Koh Kai Ting’s practice focuses on exploring the narratives of power and its flow. She does this through several different approaches including film making, large-scale outdoor installations, and curating. These diverse explorations in turn enhance her practice and push her further. Excerpts from online news, memes, historical facts, cult films, and fetish gossip are just a few of Koh’s inspirations. Imagination plays a huge role in manipulating and incorporating this information into her work.

Theoretically her work is influenced by the sociological and psychoanalysis theories of Spinoza and Freud. Juxtaposing the gratified emotions with bondage and animal as metaphors for human desire, her recent paintings highlight the destructive instinct as part of the unconscious structures of pleasure, hence gaining pleasure through pain.

Cosmic Dance – Metamorphosis 01
acrylic and watercolor on polyester mesh
53.5 x 3 x 66 cm

Cosmic Dance – Dust Dance
Acrylic and Watercolor on Polyester Mesh (mounted on wooden panel)
53.5 x 3 x 66 cm

Cosmic Dance – Metamorphosis 02
acrylic and watercolor on polyester mesh
53.5 x 3 x 66 cm

Detail of Cosmic Dance – Metamorphosis 01

The Cosmic Dance Series plays on the concept of resilience.

For this series of work, Koh Kai Ting is inspired by the dancing Shiva Statue in CERN (The European Organization for Nuclear Research). CERN is a European research organization that operates the largest particle physics laboratory in the world. One of the largest projects in CERN is the “Large Hadron Collider”—discovering the “Higgs Boson” also known as the god’s particle, which is supposedly the origin of the big bang, also known as the birth of the universe. There is an underground facility that is working on finding the god’s particle, operating between the borders of Switzerland and France.

The appearance of a Hindu deity in a western research center might seem strange at first, but Shiva is widely known as the god of destruction in Hindu mythology. Shiva’s dance symbolises the cosmic cycle of creation and destruction, which is also about the idea of birth and death that is reflected in her works. This deity was displayed in CERN because of a metaphor that was drawn between the cosmic dance of the Shiva and the modern study of the ‘cosmic dance’ of subatomic particles done in CERN.

The Dust Dance Series contains visual elements referring to these two ideas. The work features two panels of rope-bound crustaceans with snake skin patterns outlining the borders. The center panel features a pair of plucked chicken instead of the crustaceans. 

Firstly, the snake border is a reference to Vāsuki. It is a snake that coils around Shiva’s neck and upper arm. Snakes are used to symbolize the Hindu dogma of reincarnation. Their natural process of molting or shedding their skin is symbolic of the human souls’ transmigration of bodies from one life to another. Koh painted the snake also as an analogy to CERN’s “Large Hadron Collider”, the most powerful accelerator in the world that boosts particles, such as protons, which form all the matter we know.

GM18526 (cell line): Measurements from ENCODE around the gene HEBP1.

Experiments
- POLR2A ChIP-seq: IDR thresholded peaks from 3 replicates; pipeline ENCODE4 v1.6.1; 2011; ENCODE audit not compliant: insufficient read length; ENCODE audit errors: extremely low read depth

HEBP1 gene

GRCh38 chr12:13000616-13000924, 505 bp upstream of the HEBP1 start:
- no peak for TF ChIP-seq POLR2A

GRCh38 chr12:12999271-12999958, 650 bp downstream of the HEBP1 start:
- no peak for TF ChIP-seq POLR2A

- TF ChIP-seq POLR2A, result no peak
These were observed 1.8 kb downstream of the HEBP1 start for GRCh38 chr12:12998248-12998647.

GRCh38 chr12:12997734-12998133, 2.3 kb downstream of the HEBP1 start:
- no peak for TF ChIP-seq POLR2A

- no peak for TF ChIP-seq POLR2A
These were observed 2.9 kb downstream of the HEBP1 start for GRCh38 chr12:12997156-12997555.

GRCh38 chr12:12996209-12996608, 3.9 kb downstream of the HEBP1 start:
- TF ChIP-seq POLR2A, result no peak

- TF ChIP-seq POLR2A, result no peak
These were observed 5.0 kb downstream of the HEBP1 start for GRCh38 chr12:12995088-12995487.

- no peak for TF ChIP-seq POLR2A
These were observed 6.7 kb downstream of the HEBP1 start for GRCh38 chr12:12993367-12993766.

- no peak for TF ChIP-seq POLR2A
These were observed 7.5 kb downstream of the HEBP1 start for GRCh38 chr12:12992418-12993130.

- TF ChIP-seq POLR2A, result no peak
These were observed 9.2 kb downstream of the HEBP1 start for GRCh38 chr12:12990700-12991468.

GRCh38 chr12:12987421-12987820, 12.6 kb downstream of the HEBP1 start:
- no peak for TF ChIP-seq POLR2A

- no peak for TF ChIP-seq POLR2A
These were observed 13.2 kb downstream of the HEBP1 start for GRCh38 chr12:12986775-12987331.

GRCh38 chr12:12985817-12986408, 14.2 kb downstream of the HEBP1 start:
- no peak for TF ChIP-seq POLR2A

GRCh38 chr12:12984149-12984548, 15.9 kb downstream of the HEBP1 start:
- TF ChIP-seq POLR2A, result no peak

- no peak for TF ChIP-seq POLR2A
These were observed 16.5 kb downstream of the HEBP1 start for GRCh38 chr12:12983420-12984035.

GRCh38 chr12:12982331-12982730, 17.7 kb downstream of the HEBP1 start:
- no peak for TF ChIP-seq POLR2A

The use of crab and crustaceans as subject matter was that crabs have a very strong regenerative ability as they can regrow their lost limbs and also conduct the act of Ecdysis whereby they will shed their old shells when they reach a certain growth. Crustaceans are also dubbed to have biological immortality, because their cells divide with negligible aging. 

Both the snake and the crab’s nature resonates with the idea of birth and destruction, in order to grow, they must first shed off the old self. This highlights destruction as the beginning of a birth.

The central panel, an odd one out, features chicken as the artist’s absurd inside-joke. Her works have always used chicken to represent greedy people. In 2008, the artist read an allegorical novel in which a local corrupt leader was described as a “chicken”. In this case, the chicken could represent mankind’s greed for immortality.

Detail of Cosmic Dance – Dust Dance

Koh Kai Ting (b. 1996, Batu Pahat, Malaysia)

 Koh Kai Ting (b. 1996, Batu Pahat, Malaysia) is a print-maker and painter based in Singapore and Malaysia. She graduated from Nanyang Academy of Fine Arts with a Diploma in Fine Art (with Distinction) in 2018.

Her works have been shown in numerous group exhibitions and solo shows in Singapore and internationally in China, Thailand and Malaysia. In 2018, she won the first prize in UOB Painting of the Year, Emerging Artist Category and NAFA Fine Art Awards. Also she was a recipient of the Malaysian Emerging Artist Awards(MEA)2019 and Mellow Art Award 2020. 

She has participated and curated various socially engaged art projects, such as Bamboo Art Festival (2019) in Chengdu, Community projects (2019) in Pulau Ketam, Malaysia.

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